SOMERS POINT—Imagine a new technology that helps doctors explore deep inside the lungs without performing surgery. Now, thanks to a new adjunct procedure to the standard bronchoscopy—a test where the doctor inserts a bronchoscope (a flexible telescope) into the lungs—pulmonologists can examine distant parts of the lungs with more detail than ever before. All this is done without increasing the invasiveness of the procedure or the risk to the patient.
“It’s important to look beyond the main bronchial tubes where the standard bronchoscopy can ‘see’ because lung cancer isn’t limited to the main airways,” says Bennett Ojserkis, M.D., a pulmonologist with Shore Memorial’s medical staff. “In fact, two-thirds of lung cancers, especially curable ones, are located in the smaller tubes, beyond the reach of the standard instrument.”
Ordinarily, if cancer is suspected, a patient may undergo a standard bronchoscopy to visually inspect abnormal tissue and take samples for a biopsy in the hollow breathing tubes in the lungs where cancers start. However, the quarter inch thickness of a bronchoscope prevents physicians from looking into the smaller branches of the lungs, where many cancers reside.
The new inReach™ system, which works with a standard bronchoscope, is smaller in diameter, longer in length and reaches beyond the large, central bronchial tubes. The new, thinner device is also steerable and equipped with a computer navigation guidance system, just like a GPS in a car, so the doctor can place it precisely into a suspicious area.
Prior to performing a bronchoscopy, the doctor creates a personal three-dimensional map of the patient’s chest using a CT scan and special computer software. This enables him to mark and navigate a virtual “roadmap” of the patient’s lung from a starting point in the main windpipe all the way to the suspicious lesion.
“By viewing these computer images, I’m able to know in advance what I’ll see when I perform the procedure. I call this part the planning stage, because I map out the most direct route to the area of the lung I’m trying to examine. This computer mapping beforehand improves accuracy and reduces the time spent doing even a standard bronchoscopy,” says Dr. Ojserkis.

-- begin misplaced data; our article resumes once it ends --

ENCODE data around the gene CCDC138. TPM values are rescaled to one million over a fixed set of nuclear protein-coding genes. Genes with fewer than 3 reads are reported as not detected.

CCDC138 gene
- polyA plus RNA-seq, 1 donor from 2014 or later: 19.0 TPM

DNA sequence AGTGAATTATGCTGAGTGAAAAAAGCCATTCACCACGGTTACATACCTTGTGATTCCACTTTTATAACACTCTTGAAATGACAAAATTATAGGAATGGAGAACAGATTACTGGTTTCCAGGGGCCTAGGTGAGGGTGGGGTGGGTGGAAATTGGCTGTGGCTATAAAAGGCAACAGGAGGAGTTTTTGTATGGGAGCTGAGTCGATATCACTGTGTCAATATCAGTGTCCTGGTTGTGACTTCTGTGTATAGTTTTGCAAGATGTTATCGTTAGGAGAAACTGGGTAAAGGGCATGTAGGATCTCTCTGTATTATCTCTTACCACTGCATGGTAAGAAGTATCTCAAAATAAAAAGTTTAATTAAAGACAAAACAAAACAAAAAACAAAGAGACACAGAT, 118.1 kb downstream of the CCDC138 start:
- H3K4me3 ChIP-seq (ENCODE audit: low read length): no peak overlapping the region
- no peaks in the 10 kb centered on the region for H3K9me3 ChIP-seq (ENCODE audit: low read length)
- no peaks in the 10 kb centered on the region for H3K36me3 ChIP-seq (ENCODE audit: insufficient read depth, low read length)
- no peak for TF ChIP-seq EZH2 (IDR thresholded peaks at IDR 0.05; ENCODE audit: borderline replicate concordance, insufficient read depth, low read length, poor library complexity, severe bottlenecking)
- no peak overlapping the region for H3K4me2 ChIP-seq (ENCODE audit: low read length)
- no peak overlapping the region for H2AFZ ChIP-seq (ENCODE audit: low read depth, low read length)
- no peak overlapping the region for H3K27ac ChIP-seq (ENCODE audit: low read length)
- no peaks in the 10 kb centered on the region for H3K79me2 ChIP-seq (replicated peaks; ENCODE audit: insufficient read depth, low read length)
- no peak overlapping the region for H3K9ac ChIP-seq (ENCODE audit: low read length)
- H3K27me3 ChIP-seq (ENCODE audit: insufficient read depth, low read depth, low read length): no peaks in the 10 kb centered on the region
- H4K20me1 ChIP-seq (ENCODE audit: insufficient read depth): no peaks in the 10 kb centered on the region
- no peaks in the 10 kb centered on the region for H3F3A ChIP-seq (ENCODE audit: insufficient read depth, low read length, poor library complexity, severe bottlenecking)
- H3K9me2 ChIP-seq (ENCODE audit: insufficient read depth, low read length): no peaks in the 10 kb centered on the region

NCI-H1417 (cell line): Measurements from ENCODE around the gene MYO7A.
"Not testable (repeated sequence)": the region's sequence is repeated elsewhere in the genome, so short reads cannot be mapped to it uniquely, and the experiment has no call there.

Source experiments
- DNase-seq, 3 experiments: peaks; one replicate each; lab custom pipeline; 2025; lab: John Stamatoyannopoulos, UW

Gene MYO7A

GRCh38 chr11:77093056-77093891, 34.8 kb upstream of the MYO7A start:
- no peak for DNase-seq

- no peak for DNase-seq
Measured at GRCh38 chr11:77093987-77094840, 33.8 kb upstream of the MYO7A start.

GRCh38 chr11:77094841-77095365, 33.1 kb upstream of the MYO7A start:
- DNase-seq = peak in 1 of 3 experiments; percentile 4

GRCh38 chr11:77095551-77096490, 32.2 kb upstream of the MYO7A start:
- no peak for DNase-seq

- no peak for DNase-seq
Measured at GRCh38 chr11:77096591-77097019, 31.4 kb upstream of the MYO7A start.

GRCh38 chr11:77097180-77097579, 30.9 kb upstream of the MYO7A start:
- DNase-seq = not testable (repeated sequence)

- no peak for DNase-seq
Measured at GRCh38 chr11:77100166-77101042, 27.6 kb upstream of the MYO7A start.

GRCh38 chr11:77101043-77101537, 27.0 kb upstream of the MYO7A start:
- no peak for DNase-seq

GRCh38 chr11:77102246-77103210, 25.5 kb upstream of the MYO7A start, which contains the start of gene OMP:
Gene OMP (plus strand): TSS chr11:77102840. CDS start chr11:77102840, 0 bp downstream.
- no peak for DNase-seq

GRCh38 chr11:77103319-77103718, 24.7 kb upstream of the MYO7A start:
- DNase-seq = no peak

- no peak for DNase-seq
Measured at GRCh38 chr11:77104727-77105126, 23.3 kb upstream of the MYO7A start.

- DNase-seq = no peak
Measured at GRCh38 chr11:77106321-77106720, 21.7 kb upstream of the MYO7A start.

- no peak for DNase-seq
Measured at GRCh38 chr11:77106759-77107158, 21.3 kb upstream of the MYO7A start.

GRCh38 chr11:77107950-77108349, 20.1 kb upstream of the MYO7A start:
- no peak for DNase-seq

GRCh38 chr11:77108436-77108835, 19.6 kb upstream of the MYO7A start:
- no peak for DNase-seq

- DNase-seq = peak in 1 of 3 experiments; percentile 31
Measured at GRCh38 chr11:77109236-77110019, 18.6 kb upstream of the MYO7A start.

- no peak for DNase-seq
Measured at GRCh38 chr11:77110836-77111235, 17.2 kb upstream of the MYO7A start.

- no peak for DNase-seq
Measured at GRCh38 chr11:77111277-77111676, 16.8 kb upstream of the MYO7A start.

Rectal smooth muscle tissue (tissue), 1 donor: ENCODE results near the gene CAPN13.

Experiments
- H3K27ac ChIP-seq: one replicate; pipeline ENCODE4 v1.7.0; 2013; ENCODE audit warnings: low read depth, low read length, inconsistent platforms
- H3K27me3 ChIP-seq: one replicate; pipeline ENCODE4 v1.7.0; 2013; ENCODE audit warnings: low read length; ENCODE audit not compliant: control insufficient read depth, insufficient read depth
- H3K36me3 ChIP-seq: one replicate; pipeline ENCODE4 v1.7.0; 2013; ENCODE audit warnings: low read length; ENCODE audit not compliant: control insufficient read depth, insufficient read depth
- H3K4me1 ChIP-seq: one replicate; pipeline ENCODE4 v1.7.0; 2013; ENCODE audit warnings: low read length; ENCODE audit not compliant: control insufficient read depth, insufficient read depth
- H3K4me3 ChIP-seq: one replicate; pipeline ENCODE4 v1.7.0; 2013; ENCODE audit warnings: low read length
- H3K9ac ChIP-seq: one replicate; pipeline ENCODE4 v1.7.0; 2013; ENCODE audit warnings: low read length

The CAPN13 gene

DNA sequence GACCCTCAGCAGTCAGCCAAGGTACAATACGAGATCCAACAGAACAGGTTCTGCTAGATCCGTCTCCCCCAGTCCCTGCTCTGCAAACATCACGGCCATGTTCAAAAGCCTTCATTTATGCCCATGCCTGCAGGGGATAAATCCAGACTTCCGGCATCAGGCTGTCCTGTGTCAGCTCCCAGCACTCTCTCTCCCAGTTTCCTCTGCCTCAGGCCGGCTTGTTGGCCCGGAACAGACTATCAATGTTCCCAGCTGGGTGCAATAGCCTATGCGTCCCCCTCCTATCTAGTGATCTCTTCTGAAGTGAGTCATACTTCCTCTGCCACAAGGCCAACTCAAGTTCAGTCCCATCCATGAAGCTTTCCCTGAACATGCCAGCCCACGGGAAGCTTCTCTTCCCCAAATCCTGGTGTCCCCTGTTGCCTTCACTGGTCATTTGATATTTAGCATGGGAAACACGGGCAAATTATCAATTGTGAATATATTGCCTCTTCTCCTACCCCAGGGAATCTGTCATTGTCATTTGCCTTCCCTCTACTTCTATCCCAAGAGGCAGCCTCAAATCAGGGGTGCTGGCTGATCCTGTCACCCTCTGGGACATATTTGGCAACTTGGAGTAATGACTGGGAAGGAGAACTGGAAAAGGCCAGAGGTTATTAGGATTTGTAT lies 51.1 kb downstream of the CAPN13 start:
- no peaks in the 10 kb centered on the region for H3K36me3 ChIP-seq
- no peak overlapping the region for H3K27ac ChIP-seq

Just as a GPS navigation system provides drivers directions, the inReach™ system helps guide the physician’s navigation of his biopsy instruments to the outer reaches of the lungs. The thin, steerable biopsy tube has a tiny electronic sensor attached to it. This sensor sends position signals back to a computer as it passes through a harmless electromagnetic field generated by a special mat under the patient’s bed. That way, the “driver” knows where the biopsy tool is at all times on the three-dimensional map of the chest. Once the inReach™ system arrives at the pre-planned “destination,” it is used to take several abnormal tissue samples for laboratory analysis.
Fortunately for patients, this new procedure is less invasive, making them less prone to complications than other diagnostic techniques. Previously, doctors performed either exploratory surgery or a needle biopsy to examine the outer two-thirds of the lungs. Both of these options pose serious risks and can lead to longer healing time.
“A needle biopsy runs a 30 percent chance of collapsing the lung. If a patient already has significantly compromised lungs, we hesitate to do that. Electromagnetic navigation bronchoscopy is a much better choice. The risk of a collapsed lung is only three percent, about the same as a standard bronchoscopy,” says Dr. Ojserkis.
The new procedure adds about 30 minutes to a standard bronchoscopy, and is performed on a same day basis. The patient is fully sedated and does not feel any pain during the procedure. Side effects are usually mild and include sore throat, cough or hoarseness.
“I’m very excited to work with this emerging, sophisticated technology. We’re able to reach areas in the lungs without surgery and do things you can’t do with a fine needle biopsy. Overall, we’re able to go beyond anywhere we’ve been able to go before, and that benefits everyone,” says Dr. Ojserkis.